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The cost of electric cars: The price is still high

One would think that the overall cost of owning an environmentally friendly and eco-friendly electric car would be cheaper than its conventional counterpart. This is not necessarily the case; however.
Posted: September 6, 2011 - 11:17AM
Author: KC Kelly


It has been reported that electric cars will not be cheaper to own and operate than conventional cars until the year 2030. In fact, the price of owning a car that one would think would cost less damage to the environment and would cost less money from their pocket books, is actually not less expensive at all.

It is estimated, that to own and operate an electrical car, it is approximately £5,000 (converts to $7,027.28) more than a conventional car. This is the price for all the upfront and running costs, including fuel and insurance for environmentally friendly electric cars.

An electric car is an automobile which is propelled by electric motor(s). These kinds of cars use electrical energy which is stored in batteries or other energy storage devices within the car. This was thought to make the whole driving experience more efficient and less expensive.

Before 2011, electric cars were seen to have many potential benefits as compared to conventional cars. In electrical cars, the internal combustion systems produce a significant reduction of air pollution because they do not emit harmful tailpipe pollutants from the vehicle’s source of power at the point of operation, which are tail pipe emissions.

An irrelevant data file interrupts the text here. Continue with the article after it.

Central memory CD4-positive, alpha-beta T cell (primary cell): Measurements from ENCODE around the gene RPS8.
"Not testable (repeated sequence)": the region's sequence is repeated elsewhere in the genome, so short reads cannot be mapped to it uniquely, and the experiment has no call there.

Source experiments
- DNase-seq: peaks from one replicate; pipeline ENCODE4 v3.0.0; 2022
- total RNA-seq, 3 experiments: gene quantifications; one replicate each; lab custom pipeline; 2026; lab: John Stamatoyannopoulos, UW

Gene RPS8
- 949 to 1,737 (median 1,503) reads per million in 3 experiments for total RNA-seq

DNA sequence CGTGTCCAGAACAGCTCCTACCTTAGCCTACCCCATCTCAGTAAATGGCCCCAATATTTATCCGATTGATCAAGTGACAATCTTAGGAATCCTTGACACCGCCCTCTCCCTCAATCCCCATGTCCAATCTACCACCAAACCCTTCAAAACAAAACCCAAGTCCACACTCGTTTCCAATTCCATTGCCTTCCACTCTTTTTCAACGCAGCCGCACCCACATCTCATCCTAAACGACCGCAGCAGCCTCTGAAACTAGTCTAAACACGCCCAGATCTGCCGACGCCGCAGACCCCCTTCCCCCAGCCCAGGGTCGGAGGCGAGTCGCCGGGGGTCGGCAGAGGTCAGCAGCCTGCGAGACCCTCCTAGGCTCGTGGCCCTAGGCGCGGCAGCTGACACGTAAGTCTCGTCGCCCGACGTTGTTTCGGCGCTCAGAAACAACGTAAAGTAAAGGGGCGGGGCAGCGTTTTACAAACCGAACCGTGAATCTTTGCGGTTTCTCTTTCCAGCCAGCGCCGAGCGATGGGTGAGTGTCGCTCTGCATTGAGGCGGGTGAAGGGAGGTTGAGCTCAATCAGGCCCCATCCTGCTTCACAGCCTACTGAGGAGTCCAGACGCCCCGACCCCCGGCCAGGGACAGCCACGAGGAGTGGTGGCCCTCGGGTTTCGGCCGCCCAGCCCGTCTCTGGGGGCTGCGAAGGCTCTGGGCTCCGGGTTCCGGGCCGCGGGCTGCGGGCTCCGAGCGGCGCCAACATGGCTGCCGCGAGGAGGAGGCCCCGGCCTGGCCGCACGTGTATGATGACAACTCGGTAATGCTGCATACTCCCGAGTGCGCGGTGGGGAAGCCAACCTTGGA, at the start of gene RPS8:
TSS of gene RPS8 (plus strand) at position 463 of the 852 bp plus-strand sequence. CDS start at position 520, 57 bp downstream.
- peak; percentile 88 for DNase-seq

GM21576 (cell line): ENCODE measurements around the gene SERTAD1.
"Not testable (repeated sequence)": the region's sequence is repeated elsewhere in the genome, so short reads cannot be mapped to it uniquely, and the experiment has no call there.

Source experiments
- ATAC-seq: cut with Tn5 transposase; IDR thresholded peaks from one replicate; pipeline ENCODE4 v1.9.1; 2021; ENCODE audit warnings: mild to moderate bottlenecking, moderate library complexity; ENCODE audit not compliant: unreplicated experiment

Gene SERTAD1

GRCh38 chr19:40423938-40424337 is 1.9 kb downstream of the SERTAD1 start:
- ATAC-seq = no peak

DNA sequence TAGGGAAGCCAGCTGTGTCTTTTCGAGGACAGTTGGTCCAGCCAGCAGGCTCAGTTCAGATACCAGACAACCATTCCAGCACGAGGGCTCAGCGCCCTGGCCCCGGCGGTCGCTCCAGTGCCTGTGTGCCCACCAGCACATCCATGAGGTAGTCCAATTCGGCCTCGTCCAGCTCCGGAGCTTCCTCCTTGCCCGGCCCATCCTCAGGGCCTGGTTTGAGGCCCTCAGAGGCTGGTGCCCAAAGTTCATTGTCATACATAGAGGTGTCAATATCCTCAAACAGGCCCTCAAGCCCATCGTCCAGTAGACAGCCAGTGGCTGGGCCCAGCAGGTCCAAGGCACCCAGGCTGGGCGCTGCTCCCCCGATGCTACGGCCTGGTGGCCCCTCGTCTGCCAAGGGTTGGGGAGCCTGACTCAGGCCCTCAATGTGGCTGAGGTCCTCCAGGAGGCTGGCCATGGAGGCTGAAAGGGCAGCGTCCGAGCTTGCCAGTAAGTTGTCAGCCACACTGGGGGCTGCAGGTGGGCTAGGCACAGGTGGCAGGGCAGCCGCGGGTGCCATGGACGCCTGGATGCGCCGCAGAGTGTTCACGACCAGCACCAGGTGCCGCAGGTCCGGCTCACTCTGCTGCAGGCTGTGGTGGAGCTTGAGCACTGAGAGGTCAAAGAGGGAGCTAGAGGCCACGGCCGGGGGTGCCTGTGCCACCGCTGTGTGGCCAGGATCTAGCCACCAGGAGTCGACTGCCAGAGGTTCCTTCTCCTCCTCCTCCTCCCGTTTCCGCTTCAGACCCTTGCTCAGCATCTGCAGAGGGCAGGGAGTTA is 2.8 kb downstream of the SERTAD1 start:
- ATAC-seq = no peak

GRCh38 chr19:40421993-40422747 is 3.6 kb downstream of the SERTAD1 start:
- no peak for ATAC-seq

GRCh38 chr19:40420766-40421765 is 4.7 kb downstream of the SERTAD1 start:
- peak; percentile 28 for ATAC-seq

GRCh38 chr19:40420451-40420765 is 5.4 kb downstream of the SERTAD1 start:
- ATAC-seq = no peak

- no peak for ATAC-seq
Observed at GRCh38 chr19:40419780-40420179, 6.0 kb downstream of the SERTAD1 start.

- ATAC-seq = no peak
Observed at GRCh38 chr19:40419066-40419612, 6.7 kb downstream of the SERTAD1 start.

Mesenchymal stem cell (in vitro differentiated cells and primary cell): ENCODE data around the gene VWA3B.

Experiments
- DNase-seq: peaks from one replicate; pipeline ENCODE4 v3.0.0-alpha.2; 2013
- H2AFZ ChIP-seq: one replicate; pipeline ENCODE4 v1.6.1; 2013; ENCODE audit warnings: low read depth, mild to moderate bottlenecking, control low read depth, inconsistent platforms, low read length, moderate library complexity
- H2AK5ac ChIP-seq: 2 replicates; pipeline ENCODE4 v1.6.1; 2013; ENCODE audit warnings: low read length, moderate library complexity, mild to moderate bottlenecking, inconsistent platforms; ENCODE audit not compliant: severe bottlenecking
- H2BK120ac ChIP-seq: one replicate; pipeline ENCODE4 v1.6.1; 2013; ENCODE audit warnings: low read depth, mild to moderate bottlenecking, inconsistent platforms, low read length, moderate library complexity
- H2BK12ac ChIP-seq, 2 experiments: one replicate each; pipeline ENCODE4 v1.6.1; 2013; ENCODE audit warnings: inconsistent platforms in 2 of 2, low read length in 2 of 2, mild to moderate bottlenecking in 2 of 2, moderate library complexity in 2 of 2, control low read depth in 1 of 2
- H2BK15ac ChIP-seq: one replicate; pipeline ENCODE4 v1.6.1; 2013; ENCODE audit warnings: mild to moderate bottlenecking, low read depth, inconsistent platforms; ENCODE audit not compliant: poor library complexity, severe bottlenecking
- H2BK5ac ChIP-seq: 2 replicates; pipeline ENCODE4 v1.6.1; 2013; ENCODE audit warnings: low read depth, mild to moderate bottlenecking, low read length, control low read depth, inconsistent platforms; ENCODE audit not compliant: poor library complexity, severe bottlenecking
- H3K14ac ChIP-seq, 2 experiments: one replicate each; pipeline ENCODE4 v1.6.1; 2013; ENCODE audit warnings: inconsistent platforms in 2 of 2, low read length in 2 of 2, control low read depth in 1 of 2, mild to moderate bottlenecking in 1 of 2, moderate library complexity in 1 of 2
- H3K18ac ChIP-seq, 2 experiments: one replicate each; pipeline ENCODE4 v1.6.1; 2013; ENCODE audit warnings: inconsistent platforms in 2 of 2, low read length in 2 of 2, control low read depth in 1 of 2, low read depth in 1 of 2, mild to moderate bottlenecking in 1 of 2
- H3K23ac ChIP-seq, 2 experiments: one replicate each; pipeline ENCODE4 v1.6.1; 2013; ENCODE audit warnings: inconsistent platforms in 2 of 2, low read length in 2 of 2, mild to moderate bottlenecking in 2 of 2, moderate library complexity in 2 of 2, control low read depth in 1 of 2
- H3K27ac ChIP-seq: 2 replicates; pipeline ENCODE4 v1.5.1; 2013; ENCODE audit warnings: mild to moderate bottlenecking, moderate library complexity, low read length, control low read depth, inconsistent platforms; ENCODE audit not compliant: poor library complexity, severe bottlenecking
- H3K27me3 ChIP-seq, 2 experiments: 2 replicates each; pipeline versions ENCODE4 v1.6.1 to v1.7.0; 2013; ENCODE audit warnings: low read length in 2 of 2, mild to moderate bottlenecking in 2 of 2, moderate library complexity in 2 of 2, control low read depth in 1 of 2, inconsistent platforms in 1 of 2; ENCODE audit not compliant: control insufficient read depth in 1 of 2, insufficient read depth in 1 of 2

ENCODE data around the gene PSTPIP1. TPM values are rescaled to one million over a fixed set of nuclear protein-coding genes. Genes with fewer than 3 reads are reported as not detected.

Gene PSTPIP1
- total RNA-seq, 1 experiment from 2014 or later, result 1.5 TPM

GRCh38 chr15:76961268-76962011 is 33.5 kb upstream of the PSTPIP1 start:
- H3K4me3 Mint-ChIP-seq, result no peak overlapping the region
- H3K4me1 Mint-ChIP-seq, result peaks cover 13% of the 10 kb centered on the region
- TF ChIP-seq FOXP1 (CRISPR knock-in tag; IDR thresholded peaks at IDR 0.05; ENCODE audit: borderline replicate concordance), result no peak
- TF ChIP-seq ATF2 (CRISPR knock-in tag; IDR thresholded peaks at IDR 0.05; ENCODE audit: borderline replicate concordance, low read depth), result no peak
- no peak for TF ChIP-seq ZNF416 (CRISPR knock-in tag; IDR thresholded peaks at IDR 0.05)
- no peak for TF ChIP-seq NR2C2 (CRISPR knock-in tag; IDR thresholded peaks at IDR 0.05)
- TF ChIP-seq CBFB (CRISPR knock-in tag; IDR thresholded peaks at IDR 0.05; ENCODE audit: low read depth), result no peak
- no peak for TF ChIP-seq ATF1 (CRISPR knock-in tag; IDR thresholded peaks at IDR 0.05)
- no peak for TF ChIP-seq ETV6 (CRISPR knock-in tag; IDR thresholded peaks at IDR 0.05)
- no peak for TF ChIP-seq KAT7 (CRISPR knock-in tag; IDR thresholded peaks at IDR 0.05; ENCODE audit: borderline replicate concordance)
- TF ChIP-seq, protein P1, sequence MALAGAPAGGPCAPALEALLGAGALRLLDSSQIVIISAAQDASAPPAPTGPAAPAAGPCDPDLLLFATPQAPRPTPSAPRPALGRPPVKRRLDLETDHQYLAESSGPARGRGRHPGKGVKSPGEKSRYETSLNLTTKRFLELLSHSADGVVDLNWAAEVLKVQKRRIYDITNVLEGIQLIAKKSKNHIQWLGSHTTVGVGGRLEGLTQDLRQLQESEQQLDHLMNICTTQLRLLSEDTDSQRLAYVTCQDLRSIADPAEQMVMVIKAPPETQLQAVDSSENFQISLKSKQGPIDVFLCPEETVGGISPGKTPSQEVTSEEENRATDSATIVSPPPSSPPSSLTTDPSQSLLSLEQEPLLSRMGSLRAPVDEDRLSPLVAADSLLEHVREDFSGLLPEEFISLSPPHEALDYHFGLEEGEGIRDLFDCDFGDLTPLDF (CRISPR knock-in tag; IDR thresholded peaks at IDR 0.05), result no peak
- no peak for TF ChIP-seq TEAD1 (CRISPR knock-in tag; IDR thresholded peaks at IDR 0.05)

As of 2011, electric cars have been significantly more expensive than engine vehicles and even hybrid electric vehicles simply due to the additional cost of their lithium-ion battery pack. With the help of mass production of these kinds of lithium-ion batteries, battery prices are slowly coming down. As more locations make way for low cost electric car charging stations, these kinds of cars may become less expensive to drive.

Several governments have come up with economic incentives to help keep the costs of electrical cars down and to help promote their sales. For example, the U.S. has pledged $2.4 billion in federal grants for electric cars and batteries and China has pledged to provide $15 billion for the cause.

To reduce the overall costs of buying electrical cars to begin with, many national and local governments are offering tax credits, subsidies, and other incentives to reduce the net purchase price of electric cars and other plug-ins necessary for the cars.